Still, Binoche said that she challenged Kiarostami’s way of thinking about professional actors. “I remember early conversations I had with him, where he would say, ‘Well, when you act in films, when you cry, it’s not true. You’re not really being sad, or you’re not really angry.’ And I said, ‘No, when you’re acting, your whole body is upside down, your heart is beating differently. The experience of acting, the body thinks what’s happening is for real. It’s all true,’ ’’ she said. “And he was very surprised sometimes. It was amusing because usually a director wants to push an actor. But I believe an actor can push a director’s expectations, too.’’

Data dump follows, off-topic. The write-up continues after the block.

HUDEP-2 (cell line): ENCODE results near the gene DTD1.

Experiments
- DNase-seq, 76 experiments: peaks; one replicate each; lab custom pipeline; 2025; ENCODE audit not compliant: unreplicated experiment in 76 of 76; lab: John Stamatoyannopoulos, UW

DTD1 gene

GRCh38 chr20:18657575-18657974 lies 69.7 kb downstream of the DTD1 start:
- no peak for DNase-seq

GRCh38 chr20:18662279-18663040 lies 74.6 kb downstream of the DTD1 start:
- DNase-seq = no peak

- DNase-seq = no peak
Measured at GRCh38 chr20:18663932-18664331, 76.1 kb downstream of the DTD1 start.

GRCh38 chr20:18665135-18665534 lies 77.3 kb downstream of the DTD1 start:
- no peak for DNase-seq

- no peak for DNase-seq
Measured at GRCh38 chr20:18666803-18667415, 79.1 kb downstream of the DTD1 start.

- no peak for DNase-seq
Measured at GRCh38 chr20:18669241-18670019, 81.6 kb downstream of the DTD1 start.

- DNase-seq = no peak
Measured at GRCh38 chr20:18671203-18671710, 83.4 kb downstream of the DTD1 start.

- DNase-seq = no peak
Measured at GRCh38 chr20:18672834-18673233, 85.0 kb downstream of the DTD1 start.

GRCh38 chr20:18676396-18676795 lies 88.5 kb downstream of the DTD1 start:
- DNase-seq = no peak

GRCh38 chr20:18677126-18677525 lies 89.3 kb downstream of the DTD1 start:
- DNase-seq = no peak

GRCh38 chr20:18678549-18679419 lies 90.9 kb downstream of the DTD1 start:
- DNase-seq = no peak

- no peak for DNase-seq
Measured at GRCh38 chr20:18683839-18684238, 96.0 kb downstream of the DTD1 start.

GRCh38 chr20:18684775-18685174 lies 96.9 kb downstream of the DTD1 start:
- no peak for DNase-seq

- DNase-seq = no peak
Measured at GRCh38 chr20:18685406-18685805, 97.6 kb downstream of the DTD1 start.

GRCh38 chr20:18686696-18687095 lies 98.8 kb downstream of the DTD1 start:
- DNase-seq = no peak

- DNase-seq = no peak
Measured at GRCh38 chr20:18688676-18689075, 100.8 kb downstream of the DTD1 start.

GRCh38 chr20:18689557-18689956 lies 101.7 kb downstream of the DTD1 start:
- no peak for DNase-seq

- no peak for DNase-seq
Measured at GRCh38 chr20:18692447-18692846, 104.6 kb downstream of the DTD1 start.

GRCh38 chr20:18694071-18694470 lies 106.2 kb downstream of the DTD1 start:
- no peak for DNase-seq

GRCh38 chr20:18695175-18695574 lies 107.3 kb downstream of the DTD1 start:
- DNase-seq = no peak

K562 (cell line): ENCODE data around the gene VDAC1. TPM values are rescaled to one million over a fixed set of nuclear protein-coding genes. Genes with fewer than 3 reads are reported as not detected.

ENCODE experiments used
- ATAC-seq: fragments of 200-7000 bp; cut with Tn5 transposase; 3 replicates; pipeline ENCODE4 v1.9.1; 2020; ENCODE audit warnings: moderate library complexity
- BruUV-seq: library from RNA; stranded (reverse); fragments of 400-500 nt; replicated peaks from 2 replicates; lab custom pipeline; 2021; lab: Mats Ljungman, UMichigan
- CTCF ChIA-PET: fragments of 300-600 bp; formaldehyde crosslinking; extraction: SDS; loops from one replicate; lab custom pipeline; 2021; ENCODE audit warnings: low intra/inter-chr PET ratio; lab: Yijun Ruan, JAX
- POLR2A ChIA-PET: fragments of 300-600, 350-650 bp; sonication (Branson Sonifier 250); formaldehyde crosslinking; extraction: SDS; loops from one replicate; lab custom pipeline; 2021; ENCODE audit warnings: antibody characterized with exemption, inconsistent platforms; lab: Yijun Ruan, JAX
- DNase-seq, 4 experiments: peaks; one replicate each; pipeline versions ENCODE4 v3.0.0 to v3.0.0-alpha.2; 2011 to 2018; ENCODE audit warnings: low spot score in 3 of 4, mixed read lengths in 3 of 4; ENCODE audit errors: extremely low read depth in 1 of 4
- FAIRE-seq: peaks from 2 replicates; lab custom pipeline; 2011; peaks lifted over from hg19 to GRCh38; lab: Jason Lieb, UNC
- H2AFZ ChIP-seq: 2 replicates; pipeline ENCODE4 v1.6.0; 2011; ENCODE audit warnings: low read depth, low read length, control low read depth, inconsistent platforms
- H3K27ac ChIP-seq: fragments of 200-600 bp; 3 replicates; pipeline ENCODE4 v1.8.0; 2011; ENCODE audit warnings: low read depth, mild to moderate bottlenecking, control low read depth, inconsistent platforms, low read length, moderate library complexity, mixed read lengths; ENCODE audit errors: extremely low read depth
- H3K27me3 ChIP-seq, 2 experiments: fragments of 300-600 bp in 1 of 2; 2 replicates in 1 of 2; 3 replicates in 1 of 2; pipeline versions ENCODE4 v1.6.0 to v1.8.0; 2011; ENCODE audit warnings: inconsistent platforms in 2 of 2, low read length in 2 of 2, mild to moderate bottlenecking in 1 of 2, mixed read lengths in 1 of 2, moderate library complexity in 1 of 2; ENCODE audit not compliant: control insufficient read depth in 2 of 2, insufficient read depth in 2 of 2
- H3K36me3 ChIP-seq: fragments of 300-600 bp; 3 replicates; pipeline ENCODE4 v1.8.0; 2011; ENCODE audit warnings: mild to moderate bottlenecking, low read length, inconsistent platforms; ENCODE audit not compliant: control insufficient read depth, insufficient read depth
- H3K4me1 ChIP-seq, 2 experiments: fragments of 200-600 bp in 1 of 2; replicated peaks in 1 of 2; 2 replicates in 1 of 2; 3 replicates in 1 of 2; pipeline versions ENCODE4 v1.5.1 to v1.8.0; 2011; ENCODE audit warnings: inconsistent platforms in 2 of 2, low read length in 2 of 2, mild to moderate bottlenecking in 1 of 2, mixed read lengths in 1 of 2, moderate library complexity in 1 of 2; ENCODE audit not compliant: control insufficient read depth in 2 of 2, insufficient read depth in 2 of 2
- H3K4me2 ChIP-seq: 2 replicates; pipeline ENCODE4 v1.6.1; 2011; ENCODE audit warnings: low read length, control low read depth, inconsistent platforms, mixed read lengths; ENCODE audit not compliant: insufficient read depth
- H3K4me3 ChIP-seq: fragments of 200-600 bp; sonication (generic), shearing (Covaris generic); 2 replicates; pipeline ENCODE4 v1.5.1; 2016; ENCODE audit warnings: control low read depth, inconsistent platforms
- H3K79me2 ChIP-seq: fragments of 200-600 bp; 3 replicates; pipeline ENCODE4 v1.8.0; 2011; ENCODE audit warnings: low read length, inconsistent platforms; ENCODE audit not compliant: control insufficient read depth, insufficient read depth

While Kiarostami was at first hesitant about making a film set in a foreign culture and using foreign languages (French, Italian, and English are all spoken), his fears about “Certified Copy’’ getting lost in translation proved unfounded. After he wrote the script, he sent it off to Martin Scorsese, a friend and longtime admirer, to gauge his reaction. “He said that it was a page-turner, that he read it very quickly, and he laughed a lot. He also said [the character] reminded him of the women of his life. That made me feel confident about the project,’’ Kiarostami says. After the film was completed, the director knew he was right about his initial intuition. “The difference of language and culture doesn’t matter as much as the truth of people,’’ he says.
Indeed, with his films, Kiarostami hopes to bridge the enormous gulf he believes exists between the West’s perception of Iran and the reality on the ground — “the way people live and who they are and what their everyday life is like,’’ he says.